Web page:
Bill Haley's cover version of "Rocket 88" (1951) fades out to indicate the titular car driving away. There are claims that The Beatles' "Eight Days a Week" (recorded 1964) was the first song to use the reverse effect—a fade-in. In fact, The Supremes had used this effect on their single "Come See About Me" issued a little over a month before "Eight Days a Week". However an even earlier example that uses this effect is an 1894 78 rpm record called "The Spirit of '76", a narrated musical vignette with martial fife-and-drum that gets louder as it 'nears' the listener and quieter as it 'moves away'. There are early examples that appear to bear no obvious relationship to movement. One is "Barkin' Dog" (1919) by the Ted Lewis Jazz Band. Another contender is "America" (1918), a patriotic piece by the chorus of evangelist Billy Sunday. By the early 1930s longer songs were being put on both sides of records, with the piece fading out at the end of Side One and fading back in at the beginning of Side Two. Records at the time held only about two to five minutes of music per side. The segue allowed for longer songs (such as Count Basie's "Miss Thing"), symphonies and live concert recordings. However, shorter songs continued to use the fade-out for unclear reasons—for example, Fred Astaire's movie theme "Flying Down to Rio" (1933). Even using fade-out as a segue device doesn't seem obvious, though we certainly take it for granted today. It is possible that movies were an influence here. Fade-ins and fade-outs are often used as cinematic devices that begin and end scenes; film language that developed at the same time as these early recordings. The term 'fade-out' itself is of cinematic origin, appearing in print around 1918. And jazz, a favorite of early records, was a popular subject of early movies too.[8]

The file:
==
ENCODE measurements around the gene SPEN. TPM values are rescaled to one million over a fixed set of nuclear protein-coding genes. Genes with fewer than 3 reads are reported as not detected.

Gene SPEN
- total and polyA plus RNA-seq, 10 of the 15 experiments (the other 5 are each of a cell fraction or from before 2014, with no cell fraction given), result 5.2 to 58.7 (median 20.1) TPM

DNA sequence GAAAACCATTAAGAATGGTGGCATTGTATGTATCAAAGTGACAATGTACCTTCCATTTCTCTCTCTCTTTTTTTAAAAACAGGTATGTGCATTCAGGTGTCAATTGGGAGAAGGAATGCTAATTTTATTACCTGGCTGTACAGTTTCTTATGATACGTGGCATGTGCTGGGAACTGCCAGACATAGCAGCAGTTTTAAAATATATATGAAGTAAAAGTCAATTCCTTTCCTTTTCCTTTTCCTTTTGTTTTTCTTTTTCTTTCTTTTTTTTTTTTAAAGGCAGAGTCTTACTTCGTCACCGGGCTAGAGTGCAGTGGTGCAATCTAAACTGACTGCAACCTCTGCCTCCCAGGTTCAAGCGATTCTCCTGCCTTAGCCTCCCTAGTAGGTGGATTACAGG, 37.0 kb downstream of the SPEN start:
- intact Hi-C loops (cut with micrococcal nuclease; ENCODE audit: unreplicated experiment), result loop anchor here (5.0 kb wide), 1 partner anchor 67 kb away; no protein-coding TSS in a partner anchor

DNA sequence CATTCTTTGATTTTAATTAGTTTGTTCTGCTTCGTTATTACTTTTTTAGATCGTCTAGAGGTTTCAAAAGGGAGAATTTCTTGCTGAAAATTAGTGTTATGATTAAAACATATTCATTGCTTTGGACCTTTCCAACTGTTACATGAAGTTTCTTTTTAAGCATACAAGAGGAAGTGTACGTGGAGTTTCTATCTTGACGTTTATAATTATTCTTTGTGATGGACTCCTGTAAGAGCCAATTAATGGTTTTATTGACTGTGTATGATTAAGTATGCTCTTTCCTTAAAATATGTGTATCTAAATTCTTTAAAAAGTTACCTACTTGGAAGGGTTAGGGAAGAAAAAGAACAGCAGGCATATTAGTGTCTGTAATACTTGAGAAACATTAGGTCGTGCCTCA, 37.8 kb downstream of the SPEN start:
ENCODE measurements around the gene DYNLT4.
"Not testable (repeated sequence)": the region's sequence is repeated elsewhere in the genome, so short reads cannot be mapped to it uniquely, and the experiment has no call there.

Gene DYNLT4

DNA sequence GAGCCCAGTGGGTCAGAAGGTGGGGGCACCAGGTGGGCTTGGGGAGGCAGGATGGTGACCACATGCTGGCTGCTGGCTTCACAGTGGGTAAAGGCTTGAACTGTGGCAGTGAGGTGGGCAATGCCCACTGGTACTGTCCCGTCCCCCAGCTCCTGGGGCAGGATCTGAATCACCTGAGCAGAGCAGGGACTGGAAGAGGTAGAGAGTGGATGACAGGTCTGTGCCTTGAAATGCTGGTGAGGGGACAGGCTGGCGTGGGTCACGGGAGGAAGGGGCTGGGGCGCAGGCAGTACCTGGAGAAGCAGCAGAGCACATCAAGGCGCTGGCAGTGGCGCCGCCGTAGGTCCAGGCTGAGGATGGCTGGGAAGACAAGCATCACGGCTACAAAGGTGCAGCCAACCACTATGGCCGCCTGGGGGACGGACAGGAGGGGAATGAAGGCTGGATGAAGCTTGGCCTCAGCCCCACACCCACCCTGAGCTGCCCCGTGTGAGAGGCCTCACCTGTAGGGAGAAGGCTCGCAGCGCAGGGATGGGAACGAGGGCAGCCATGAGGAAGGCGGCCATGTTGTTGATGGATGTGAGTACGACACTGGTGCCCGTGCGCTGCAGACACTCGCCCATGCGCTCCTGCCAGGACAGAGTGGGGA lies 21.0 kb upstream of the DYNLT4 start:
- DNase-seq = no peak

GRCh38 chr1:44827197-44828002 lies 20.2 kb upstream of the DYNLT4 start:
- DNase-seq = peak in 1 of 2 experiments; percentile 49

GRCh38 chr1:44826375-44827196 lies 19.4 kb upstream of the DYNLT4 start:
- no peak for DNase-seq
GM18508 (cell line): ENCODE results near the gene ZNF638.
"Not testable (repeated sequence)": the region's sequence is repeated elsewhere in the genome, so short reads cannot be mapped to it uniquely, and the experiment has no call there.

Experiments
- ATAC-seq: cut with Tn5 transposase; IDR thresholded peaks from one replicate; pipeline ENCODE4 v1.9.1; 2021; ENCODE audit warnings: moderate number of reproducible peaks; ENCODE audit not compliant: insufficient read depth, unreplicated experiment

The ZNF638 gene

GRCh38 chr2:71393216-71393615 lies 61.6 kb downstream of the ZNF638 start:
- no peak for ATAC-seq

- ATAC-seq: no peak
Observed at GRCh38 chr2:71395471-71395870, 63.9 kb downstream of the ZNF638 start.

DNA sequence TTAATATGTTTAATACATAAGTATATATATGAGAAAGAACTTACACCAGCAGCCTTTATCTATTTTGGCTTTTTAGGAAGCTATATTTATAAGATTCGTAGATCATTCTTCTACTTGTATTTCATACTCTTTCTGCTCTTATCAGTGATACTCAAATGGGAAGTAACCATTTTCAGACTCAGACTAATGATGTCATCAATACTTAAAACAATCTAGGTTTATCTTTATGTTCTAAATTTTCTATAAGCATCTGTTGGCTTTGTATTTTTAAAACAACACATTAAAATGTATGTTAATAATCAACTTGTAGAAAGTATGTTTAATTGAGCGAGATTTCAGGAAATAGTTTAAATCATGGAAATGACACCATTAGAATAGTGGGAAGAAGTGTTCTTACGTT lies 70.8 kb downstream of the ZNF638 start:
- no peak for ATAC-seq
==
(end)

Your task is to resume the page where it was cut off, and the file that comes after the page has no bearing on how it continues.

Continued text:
More recently:

"At the meta-song level, the prevalence of pre-taped sequences (for shops, pubs, parties, concert intervals, aircraft headsets) emphasizes the importance of flow. The effect on radio pop programme form [are] a stress on continuity achieved through the use of fades, voice-over links, twin-turntable mixing and connecting jingles."[9]


A fader is any device used for fading, especially when it is a knob or button that slides along a track or slot. A knob which rotates is usually not considered a fader, although it is electrically and functionally equivalent. A fader can be either analogue, directly controlling the resistance or impedance to the source (e.g. a Potentiometer); or digital, numerically controlling a digital signal processor (DSP). A fader can also be used as a control for a voltage controlled amplifier, which has the same effect on the sound as any other fader, but the audio signal does not pass through the fader itself. Digital faders are also referred to as virtual faders, since they can be viewed on the screen of a digital audio workstation. Modern high end digital mixers often feature "flying faders", faders with piezo-electric actuators attached; such faders can be multi-use and will jump to the correct position for a selected function or saved setting. Flying faders can be automated, so that when a timecode is presented to the equipment, the fader will move according to a previously performed path.